Note: A description of the life of Frederick Sovereign is provided in
"Pioneer Sketches of Long Point Settlement" by E.A. Owen, published Toronto 1898. This book describes the settling and building of Norfolk County, Ontario, mostly by Loyalist immigrants from the United States. The section on Frederick reads:
"Frederick Sovereign, eldest son of Jacob, married Jane, daughter of Captain William Hutchinson, and settled on Lot 47, 1st concession, N.T.S. Middleton, about the time of the War of 1812, thus becoming one of the original pioneers of that township. This lot cost about $40.00 in addition to the settling duties. It adjoins on the north, and partly includes, the village of Delhi. Later on Mr. Sovereign purchased the north half of the lot lying directly opposite on the south side of Talbot Street. This 100 acres cost about $600.00, and put "Uncle Frederick" in possession of all the land on which the village is built, except that portion lying in Windham, which was owned and settled upon by Joseph Lawson a little time before Mr. Sovereign settled on his land. Uncle Frederick had made his purchase, however, and had performed settling duties before Mr. Lawson came; he is justly entitled therefore, to the honor of being the first to locate a house in the village he laid out and founded, and which was named after him. Fredericksburg it was called for many years, and when the Post-office was changed to 'Delhi', the old people at that time never could become reconciled to the new name, and they clung to 'The Burg' as long as they lived. 'Uncle Frederick' kept a tavern in Fredericksburg for more than thirty years."
"He was a great deer hunter, and in the early settlement his table was always plentifully supplied with venison and other wild game. On one occasion he witnessed an interesting fight between a herd of swine and a huge black bear. The hogs were his own and were running in the woods on the opposite side of the creek just north of the village. The squealing of the hogs attracted his attention, and taking his rifle he went down the bank to ascertain the cause. When he reached the creek he saw what was occurring on the opposite side, and he became an interested spectator. The hogs were nine in number, and every time the bear seized one in his powerful arms, the others would come to the rescue by hurling themselves violently against their adversary, tumbling him over and thus liberating the squealer. After enjoying the fun for some time, 'Uncle Frederick' raised his trusty rifle and a bullet went flying across Big Creek that laid Bruin low in death."
The first, last and only plug tobacco manufactory ever operated in the village and, possibly, in the county, was operated by 'Uncle Frederick'. He grew and cured his own loaf and pressed it into plugs. The manufactured plugs contained nothing but pure tobacco leaf, molasses and Jamaica rum, and such were its good qualities that the old settlers preferred it to what they called 'boughten tobacco'."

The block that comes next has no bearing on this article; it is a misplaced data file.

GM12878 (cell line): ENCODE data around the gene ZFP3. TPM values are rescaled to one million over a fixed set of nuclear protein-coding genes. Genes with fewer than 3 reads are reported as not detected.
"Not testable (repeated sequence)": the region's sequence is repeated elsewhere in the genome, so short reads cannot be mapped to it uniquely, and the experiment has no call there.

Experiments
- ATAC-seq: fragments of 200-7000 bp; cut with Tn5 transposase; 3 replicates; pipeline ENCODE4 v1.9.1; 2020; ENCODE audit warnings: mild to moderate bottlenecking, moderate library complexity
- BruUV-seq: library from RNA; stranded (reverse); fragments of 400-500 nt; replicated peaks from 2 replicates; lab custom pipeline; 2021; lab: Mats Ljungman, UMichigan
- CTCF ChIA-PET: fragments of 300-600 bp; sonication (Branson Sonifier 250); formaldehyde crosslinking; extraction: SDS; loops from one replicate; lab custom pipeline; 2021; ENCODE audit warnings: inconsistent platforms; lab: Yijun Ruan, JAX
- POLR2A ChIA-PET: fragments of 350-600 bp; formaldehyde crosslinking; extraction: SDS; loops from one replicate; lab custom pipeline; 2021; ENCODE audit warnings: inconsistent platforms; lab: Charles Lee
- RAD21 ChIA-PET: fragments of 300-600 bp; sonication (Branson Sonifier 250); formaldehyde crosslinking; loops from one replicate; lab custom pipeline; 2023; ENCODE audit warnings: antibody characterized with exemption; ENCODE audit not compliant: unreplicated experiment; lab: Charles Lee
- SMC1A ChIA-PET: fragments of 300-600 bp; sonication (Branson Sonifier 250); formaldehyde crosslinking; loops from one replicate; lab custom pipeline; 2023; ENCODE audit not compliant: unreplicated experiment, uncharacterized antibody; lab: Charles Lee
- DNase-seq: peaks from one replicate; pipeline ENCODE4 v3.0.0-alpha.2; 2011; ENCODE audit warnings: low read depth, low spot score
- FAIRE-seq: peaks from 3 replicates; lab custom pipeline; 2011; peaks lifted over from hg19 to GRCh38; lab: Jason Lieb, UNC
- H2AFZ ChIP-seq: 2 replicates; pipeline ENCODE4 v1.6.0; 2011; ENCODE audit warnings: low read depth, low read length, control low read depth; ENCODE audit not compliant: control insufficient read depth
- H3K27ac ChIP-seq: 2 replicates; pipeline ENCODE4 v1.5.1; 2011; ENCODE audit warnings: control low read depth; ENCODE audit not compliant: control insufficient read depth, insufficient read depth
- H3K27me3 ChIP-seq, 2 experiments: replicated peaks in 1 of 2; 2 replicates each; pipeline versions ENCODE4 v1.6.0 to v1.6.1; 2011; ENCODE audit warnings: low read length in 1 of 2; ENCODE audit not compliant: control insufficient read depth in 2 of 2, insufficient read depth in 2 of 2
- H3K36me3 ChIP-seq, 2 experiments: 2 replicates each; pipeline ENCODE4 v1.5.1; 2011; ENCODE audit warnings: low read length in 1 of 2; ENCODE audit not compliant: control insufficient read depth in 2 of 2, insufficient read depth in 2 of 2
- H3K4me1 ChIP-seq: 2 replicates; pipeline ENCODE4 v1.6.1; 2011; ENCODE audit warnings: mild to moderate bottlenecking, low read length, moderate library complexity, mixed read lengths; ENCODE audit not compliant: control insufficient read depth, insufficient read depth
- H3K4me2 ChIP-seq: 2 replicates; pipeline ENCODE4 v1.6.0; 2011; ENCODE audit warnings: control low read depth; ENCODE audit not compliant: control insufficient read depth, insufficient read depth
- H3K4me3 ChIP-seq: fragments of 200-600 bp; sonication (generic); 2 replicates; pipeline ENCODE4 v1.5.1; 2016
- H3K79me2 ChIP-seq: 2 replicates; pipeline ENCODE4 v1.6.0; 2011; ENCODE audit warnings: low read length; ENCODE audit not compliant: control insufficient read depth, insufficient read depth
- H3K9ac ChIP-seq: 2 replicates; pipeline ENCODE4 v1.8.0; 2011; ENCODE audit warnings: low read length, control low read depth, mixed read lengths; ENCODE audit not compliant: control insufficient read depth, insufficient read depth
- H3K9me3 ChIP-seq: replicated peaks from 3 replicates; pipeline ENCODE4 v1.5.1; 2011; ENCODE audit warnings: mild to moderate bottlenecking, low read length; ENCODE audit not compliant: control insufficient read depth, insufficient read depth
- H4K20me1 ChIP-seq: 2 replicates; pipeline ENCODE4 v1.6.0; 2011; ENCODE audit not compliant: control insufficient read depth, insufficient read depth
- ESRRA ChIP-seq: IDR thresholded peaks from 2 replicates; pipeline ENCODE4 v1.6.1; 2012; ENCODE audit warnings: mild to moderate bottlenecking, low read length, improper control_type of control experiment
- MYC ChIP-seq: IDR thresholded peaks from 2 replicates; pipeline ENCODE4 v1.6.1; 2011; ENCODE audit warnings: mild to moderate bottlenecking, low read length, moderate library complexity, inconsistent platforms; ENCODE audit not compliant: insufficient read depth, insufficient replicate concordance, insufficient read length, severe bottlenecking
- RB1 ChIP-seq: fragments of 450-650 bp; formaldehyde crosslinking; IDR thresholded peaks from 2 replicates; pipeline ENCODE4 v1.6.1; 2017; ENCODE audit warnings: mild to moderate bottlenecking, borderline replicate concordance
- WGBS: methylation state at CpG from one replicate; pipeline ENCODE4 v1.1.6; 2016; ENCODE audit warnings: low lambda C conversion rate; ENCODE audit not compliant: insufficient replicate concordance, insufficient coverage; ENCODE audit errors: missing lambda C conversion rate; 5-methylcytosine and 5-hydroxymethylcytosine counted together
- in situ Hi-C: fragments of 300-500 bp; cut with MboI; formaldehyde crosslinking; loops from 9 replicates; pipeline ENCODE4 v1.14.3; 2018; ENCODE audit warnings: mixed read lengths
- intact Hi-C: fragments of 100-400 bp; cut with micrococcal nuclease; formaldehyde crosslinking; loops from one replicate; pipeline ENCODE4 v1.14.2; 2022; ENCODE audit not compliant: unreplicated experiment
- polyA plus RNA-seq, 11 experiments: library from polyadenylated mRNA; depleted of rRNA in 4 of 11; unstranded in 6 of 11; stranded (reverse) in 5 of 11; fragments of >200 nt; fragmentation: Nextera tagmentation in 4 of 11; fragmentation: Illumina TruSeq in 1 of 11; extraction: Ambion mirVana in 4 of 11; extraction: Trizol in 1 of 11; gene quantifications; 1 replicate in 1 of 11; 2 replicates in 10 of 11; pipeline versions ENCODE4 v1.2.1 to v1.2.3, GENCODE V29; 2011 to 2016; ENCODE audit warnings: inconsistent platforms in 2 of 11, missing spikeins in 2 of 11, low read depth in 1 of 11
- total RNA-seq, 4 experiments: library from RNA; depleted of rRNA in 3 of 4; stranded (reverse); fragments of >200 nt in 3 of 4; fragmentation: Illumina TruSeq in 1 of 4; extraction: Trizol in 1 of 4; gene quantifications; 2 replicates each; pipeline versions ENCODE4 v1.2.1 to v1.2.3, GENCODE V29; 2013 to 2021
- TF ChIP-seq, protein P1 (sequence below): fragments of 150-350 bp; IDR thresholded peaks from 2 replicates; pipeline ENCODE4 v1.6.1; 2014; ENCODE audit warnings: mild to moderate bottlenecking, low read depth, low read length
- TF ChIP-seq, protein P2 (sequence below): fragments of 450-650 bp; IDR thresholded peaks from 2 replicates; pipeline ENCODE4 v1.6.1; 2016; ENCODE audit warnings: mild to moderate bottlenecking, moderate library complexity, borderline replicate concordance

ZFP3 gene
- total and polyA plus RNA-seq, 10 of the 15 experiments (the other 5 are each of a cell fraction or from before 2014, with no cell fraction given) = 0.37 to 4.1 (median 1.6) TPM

"'Uncle Frederick' donated the land occupied by the Baptist church in Delhi, becoming an early member of the church himself, and serving as deacon for many, many years. Indeed, when the familiar form and voice of Uncle Frederick Sovereign was seen and heard in the old church for the last time, one of the main pillars fell to the earth, and it lies there still. A long time ago he retired to his farm east of the village, where he established a home noted for its Christian influences and its generous hospitality. He died in 1875 having reached his 89th year, and having survived his aged companion several years."
The 1861 census for Norfolk County, Ontario finds Frederick Sovereen, a farmer born in the U.S., Baptist, age 75 and wife Jane age 70 living in Windham.
The Agricultural census shows that he had 238 acres, with 169 acres cultivated (134 acres with crops, 32 acres pasture and 3 acres orchard/garden) and 89 acres of wood/wild. The land had $4000 cash value. The farm's crops included:
Fall wheat21 acres200 bushels
Spring wheat4 acres12 bushels
Rye wheat6 acres50 bushels
Peas8 acres100 bushels
Oats4 acres100 bushels
Indian corn4 acres65 bushels
Potatoes6 acres60 bushels
Turnips3/4 acre200 bushels
7 bushels of clover seed, grass seed8 tons of hay
200 pounds of butter4 barrels of pork (100 lbs each)
150 lbs wool10 yards of fulled cloth
2 horses over 2 years old$100
3 steers/heifers less than 3 years old
4 milch cows(all livestock
45 sheepworth $330.)
1 pleasure carriage$80
Date: 16 APR 1786
Place: Oldwick, Hunterdon, New Jersey, United States
Text: 17 May 1810. Frederick Sovereen Jr. of Charlotteville, yeoman and MaryJane Hutchison of Walsingham, spinster, by Thomas Welch JP. Witnesses-John Backhouse, Cornelius Dedrick, James Hutchison, John Backhouse and Ephraim C. Mitchell.
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It may be possible to confirm family relationships with Frederick by comparing test results with other carriers of his Y-chromosome or his mother's mitochondrial DNA.
However, there are no known yDNA or mtDNA test-takers in his direct paternal or maternal line.
It is likely that these autosomal DNA test-takers will share DNA with Frederick:
Sovereen-23 and Sovereign-9 appear to represent the same person because: same spouse with same marriage date (are all being merged) no dates on one profile so going with the profile that has sources I say Sovereign is the correct LNAB